Karan Johar : “I don’t discriminate”- LSE India Forum Event Full report
Two people who pride themselves on being punctual, Karan Johar and Anupama Chopra, are running late for their discussion panel at the London School of Economics SU India Forum. It’s not a starry late entrance though – they simply didn’t know that one never makes plans in London without checking the number of obstacles the city will inevitably throw your way when you’re in a rush. On this lovely, sunny Saturday, an entire section of the London Tube has been closed for repairs and two separate, giant protests (one against the Trump state visit and the other against the systematic gutting of the NHS) have blocked traffic in all sorts of interesting ways. Johar finally makes it in about 15 minutes late, having taken a cab from Mayfair like a total noob; Chopra got as far as Trafalgar Square before the massive crowds persuaded her to just hoof it. Johar, mindful of the plane he needs to catch later in the evening, uses the 20 minutes before she arrives to field questions from the room.
The LIF is a yearly event but this is the first time they’ve held a pre-LIF discussion and one suspects it was because they had to accommodate Johar’s packed schedule. He is clearly a speaker that draws a crowd – 200 students bought out the tickets in nine minutes flat and quite a few older guests have inveigled an invite as well. In person, he is exactly as you have seen him on TV: average build, medium height, familiar smirk. I’m struck by his shoes because a) I’m so used to seeing him midshot on TV, I don’t remember having seen his feet before; and b) they’re a violent shade of neon silver sneakers that I’m sure are the pinnacle of some mysterious men’s fashion that is more attractive to men than women.
The crowd is entirely desi (I spied one white photographer) and the young women in the audience are all dolled up and ready for their shot: perfect makeup and long, straight hair, chic dresses that are entirely too flimsy for the weather. The young men are no less, clean cut and leaning intently forward as Johar speaks, nodding along to his bon mots and catty zingers alike, some sporting those high collared Nehru vests that are the last word in rising-Indian-politician chic. He says hello to someone’s mom, professes his love for La La Land and Ranbir Kapoor, announces that Bombay Talkies 2 is in the works (Zoya Akhtar has already finished filming her segment while he is yet to begin scripting his) and speaks of Dharma’s evolving digital plans. One of the first questions is from a Pakistani fan who wants to know if Johar will ever take a chance on a Pakistani actor again; he is witty and diplomatic as he deflects her with protestations of his own helpless progressivism and effusive praise of Fawad Khan’s talent. Another young woman wants to know his take on Saif Ali Khan’s homophobic witticisms on this season’s Koffee with Karan; a nervous Nehru-vest-clad student organizer pipes up thinly that personal questions are discouraged. “Was that personal?” Johar winks broadly at the roaring audience before choosing to answer by affirming Khan’s liberalism in his personal life.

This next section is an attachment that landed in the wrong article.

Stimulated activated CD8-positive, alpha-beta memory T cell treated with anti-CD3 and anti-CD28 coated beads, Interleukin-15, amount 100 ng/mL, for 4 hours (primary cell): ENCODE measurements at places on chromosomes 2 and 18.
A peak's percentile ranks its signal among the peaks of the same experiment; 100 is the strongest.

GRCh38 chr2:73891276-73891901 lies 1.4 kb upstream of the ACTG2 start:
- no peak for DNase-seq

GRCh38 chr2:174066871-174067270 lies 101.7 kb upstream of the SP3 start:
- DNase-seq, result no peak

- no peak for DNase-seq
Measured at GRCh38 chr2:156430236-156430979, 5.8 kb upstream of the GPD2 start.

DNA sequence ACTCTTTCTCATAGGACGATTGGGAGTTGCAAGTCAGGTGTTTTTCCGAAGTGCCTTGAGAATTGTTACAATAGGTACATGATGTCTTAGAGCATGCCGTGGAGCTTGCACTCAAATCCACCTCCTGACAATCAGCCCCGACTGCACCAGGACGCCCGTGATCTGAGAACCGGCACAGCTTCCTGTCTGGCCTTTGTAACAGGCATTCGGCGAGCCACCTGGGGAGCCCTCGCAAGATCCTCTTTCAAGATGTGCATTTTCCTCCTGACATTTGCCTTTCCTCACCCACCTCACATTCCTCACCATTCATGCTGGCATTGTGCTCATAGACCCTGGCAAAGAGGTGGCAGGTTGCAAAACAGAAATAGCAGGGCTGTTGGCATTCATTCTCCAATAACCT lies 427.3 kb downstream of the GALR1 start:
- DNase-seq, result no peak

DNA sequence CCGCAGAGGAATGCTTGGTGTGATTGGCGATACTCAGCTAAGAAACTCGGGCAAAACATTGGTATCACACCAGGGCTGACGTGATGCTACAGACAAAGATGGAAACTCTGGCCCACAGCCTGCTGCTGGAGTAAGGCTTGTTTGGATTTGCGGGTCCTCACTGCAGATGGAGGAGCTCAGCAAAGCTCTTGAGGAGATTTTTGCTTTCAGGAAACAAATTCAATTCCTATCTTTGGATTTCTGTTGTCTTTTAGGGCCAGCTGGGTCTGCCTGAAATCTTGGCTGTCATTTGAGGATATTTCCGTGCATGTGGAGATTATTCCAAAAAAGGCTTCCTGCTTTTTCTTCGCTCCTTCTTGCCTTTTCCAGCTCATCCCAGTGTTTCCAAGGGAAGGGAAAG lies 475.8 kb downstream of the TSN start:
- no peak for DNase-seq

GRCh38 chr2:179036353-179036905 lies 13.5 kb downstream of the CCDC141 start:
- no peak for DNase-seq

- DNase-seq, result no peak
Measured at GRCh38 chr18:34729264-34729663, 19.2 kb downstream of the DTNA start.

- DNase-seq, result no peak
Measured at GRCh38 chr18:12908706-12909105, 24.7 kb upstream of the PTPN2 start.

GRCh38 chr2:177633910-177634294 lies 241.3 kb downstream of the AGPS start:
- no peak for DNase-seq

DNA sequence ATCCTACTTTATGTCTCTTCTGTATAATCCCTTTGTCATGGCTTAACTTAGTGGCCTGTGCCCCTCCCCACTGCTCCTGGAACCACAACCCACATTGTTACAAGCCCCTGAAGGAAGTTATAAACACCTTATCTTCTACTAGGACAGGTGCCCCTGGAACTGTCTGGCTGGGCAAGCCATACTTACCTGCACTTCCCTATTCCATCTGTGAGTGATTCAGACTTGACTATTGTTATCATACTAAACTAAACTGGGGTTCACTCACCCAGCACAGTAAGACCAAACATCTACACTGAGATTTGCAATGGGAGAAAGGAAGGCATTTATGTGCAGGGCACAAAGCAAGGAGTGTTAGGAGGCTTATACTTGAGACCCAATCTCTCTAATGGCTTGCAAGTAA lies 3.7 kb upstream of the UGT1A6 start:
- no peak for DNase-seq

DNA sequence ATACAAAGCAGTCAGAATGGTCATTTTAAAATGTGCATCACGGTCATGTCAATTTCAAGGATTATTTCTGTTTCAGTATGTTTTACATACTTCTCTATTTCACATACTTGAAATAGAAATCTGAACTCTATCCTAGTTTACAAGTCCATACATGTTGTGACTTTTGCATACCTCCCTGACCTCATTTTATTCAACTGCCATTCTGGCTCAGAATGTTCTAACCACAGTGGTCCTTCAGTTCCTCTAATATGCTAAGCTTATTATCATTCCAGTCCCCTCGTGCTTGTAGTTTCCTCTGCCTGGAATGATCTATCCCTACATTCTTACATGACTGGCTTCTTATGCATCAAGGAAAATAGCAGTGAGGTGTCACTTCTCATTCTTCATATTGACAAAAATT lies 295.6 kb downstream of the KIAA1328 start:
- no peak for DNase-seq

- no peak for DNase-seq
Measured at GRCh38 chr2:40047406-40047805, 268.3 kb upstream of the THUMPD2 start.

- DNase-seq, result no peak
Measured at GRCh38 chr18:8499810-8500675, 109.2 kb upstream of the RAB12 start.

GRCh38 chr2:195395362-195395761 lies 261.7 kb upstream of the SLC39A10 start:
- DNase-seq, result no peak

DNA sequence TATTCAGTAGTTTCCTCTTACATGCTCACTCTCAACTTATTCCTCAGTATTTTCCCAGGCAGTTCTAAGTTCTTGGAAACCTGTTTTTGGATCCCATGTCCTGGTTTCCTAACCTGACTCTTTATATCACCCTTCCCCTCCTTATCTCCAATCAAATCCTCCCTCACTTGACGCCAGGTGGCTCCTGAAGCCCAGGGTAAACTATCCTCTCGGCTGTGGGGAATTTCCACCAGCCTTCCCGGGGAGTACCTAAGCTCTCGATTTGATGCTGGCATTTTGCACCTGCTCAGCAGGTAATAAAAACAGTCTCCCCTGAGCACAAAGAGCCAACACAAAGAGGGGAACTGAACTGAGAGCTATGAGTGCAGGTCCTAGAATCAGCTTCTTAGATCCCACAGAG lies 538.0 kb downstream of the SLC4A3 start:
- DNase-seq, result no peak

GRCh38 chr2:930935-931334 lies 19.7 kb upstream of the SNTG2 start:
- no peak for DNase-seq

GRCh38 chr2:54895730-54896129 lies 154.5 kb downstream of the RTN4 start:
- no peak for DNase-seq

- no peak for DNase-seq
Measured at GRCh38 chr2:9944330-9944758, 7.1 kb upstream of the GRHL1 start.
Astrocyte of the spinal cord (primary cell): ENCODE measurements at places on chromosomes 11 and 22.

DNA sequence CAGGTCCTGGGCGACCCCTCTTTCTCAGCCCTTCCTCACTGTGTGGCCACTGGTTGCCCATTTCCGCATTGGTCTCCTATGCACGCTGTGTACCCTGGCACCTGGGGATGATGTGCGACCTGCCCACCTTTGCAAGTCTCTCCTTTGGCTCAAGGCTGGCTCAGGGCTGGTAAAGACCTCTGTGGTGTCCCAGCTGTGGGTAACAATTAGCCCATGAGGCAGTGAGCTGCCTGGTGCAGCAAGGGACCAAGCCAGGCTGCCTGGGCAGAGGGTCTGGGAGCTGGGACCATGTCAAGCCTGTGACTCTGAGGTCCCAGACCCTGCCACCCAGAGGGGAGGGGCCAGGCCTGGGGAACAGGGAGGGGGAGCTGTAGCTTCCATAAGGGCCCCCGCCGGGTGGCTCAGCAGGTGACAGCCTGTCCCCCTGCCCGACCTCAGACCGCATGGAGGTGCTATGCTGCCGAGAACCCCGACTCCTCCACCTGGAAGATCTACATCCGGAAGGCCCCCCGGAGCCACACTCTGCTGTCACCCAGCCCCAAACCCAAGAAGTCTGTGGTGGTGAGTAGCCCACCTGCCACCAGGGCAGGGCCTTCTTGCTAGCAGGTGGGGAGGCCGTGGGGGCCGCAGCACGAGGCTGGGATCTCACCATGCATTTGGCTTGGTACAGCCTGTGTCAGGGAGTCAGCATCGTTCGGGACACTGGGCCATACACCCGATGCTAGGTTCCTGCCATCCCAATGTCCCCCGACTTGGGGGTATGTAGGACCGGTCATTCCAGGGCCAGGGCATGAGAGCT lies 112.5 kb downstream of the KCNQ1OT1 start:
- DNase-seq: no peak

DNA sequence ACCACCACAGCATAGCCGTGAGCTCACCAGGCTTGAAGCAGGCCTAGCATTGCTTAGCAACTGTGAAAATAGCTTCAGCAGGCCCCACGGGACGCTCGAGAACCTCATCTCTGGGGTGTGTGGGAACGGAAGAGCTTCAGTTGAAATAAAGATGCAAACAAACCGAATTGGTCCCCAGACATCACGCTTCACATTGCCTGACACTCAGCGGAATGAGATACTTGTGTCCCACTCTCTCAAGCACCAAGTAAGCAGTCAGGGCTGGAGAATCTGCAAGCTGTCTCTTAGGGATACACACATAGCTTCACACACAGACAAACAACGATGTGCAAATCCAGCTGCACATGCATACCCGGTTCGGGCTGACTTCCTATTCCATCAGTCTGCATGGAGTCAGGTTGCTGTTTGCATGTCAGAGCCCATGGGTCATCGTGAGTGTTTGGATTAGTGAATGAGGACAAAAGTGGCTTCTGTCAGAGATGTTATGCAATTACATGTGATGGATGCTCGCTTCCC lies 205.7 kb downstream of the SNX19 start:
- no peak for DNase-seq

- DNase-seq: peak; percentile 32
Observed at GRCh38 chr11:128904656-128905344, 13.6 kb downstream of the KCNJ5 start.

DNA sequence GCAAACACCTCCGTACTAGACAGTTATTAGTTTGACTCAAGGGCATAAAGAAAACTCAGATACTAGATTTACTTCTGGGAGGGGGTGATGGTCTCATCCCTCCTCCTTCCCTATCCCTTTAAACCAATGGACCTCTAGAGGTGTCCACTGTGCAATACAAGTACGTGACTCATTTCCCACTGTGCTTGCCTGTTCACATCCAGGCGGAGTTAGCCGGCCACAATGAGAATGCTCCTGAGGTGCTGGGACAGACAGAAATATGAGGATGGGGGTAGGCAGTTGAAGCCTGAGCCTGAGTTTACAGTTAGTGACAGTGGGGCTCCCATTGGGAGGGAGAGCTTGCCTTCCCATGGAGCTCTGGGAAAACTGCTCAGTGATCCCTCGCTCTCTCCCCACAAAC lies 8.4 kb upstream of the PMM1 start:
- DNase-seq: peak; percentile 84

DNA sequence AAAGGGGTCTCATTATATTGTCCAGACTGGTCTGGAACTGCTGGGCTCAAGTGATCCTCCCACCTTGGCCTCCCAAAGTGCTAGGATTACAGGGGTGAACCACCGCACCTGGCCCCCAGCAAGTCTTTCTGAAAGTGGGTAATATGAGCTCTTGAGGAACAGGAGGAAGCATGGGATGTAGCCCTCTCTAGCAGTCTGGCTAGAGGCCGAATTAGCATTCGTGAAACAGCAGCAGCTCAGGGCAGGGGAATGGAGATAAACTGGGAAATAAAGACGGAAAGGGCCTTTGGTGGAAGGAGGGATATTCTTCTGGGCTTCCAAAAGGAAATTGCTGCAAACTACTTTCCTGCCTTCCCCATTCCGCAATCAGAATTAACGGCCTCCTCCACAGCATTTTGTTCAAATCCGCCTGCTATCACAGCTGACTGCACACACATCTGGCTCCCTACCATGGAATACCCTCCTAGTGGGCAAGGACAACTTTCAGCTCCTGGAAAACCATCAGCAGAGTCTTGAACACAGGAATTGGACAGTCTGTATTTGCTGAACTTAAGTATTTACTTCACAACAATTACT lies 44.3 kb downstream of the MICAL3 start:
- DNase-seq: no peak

Once Anupama Chopra arrives, they’re immediately off; the comfort of long familiarity evident by how easily they’re able to launch straight into deeply personal subjects. The talk is as wide ranging as any Karan Johar event based on the always fascinating subject of himself that you might have witnessed before, with Chopra referencing a chapter in Johar’s recent memoir, An Unsuitable Boy, where his mother ticks him off for being mediocre in every respect and how that went on to fuel his discovery of himself as the celebrity we recognize today. He is candid about only attending award shows that pay him to emcee, his fear of eventual and inevitable irrelevance, his love of Hindi film music, that entire scenes of Ae Dil Hai Mushkil have been adapted straight from his failed romances, and his desire to make a film that Chopra will love.
Things then took a turn: Chopra introduced a segment on pay parity in Hindi cinema, pointing out that while she understands the pay scale being pegged to a star’s ability to attract an audience, even newcomers are paid different rates according to gender. Johar immediately distances himself from such practices.